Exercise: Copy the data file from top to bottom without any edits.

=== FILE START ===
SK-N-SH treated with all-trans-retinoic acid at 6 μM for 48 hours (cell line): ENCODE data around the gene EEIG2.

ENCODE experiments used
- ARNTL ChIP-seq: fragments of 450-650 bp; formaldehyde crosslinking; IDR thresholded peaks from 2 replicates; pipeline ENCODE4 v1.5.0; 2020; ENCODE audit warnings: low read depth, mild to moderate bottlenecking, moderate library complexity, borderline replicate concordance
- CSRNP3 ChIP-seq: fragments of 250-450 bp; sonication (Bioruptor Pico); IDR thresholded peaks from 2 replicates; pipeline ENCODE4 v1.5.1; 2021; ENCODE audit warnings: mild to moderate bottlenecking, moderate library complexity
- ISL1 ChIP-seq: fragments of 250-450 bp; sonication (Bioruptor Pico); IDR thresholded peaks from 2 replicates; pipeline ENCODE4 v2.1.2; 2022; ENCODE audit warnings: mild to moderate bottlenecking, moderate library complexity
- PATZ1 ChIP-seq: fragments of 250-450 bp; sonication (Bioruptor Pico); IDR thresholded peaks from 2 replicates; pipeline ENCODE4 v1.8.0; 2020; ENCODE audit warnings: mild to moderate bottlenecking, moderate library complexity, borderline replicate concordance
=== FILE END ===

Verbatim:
SK-N-SH treated with all-trans-retinoic acid at 6 μM for 48 hours (cell line): ENCODE data around the gene EEIG2.

ENCODE experiments used
- ARNTL ChIP-seq: fragments of 450-650 bp; formaldehyde crosslinking; IDR thresholded peaks from 2 replicates; pipeline ENCODE4 v1.5.0; 2020; ENCODE audit warnings: low read depth, mild to moderate bottlenecking, moderate library complexity, borderline replicate concordance
- CSRNP3 ChIP-seq: fragments of 250-450 bp; sonication (Bioruptor Pico); IDR thresholded peaks from 2 replicates; pipeline ENCODE4 v1.5.1; 2021; ENCODE audit warnings: mild to moderate bottlenecking, moderate library complexity
- ISL1 ChIP-seq: fragments of 250-450 bp; sonication (Bioruptor Pico); IDR thresholded peaks from 2 replicates; pipeline ENCODE4 v2.1.2; 2022; ENCODE audit warnings: mild to moderate bottlenecking, moderate library complexity
- PATZ1 ChIP-seq: fragments of 250-450 bp; sonication (Bioruptor Pico); IDR thresholded peaks from 2 replicates; pipeline ENCODE4 v1.8.0; 2020; ENCODE audit warnings: mild to moderate bottlenecking, moderate library complexity, borderline replicate concordance